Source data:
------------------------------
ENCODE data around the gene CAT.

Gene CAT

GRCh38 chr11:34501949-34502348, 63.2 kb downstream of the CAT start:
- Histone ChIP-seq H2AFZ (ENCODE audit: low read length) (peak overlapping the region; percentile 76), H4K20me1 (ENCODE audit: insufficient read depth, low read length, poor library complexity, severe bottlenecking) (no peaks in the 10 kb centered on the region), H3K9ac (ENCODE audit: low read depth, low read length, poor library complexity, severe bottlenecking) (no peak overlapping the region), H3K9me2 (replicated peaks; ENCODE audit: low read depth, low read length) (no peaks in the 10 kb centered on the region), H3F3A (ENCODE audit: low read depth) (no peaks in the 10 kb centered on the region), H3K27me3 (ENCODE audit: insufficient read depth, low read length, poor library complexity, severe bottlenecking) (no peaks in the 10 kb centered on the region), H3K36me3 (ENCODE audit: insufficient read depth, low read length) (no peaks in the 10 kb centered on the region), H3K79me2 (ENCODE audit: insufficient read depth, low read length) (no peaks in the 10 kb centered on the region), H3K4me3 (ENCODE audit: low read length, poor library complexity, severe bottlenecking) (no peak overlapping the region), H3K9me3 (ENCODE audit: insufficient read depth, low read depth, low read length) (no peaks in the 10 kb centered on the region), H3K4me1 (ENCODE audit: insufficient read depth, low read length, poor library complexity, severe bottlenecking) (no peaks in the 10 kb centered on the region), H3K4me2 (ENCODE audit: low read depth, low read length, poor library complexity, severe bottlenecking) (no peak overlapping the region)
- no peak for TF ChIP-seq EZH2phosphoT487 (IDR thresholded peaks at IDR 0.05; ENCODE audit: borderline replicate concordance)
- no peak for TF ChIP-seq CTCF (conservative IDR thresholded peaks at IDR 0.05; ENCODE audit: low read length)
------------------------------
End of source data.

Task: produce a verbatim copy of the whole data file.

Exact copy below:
ENCODE data around the gene CAT.

Gene CAT

GRCh38 chr11:34501949-34502348, 63.2 kb downstream of the CAT start:
- Histone ChIP-seq H2AFZ (ENCODE audit: low read length) (peak overlapping the region; percentile 76), H4K20me1 (ENCODE audit: insufficient read depth, low read length, poor library complexity, severe bottlenecking) (no peaks in the 10 kb centered on the region), H3K9ac (ENCODE audit: low read depth, low read length, poor library complexity, severe bottlenecking) (no peak overlapping the region), H3K9me2 (replicated peaks; ENCODE audit: low read depth, low read length) (no peaks in the 10 kb centered on the region), H3F3A (ENCODE audit: low read depth) (no peaks in the 10 kb centered on the region), H3K27me3 (ENCODE audit: insufficient read depth, low read length, poor library complexity, severe bottlenecking) (no peaks in the 10 kb centered on the region), H3K36me3 (ENCODE audit: insufficient read depth, low read length) (no peaks in the 10 kb centered on the region), H3K79me2 (ENCODE audit: insufficient read depth, low read length) (no peaks in the 10 kb centered on the region), H3K4me3 (ENCODE audit: low read length, poor library complexity, severe bottlenecking) (no peak overlapping the region), H3K9me3 (ENCODE audit: insufficient read depth, low read depth, low read length) (no peaks in the 10 kb centered on the region), H3K4me1 (ENCODE audit: insufficient read depth, low read length, poor library complexity, severe bottlenecking) (no peaks in the 10 kb centered on the region), H3K4me2 (ENCODE audit: low read depth, low read length, poor library complexity, severe bottlenecking) (no peak overlapping the region)
- no peak for TF ChIP-seq EZH2phosphoT487 (IDR thresholded peaks at IDR 0.05; ENCODE audit: borderline replicate concordance)
- no peak for TF ChIP-seq CTCF (conservative IDR thresholded peaks at IDR 0.05; ENCODE audit: low read length)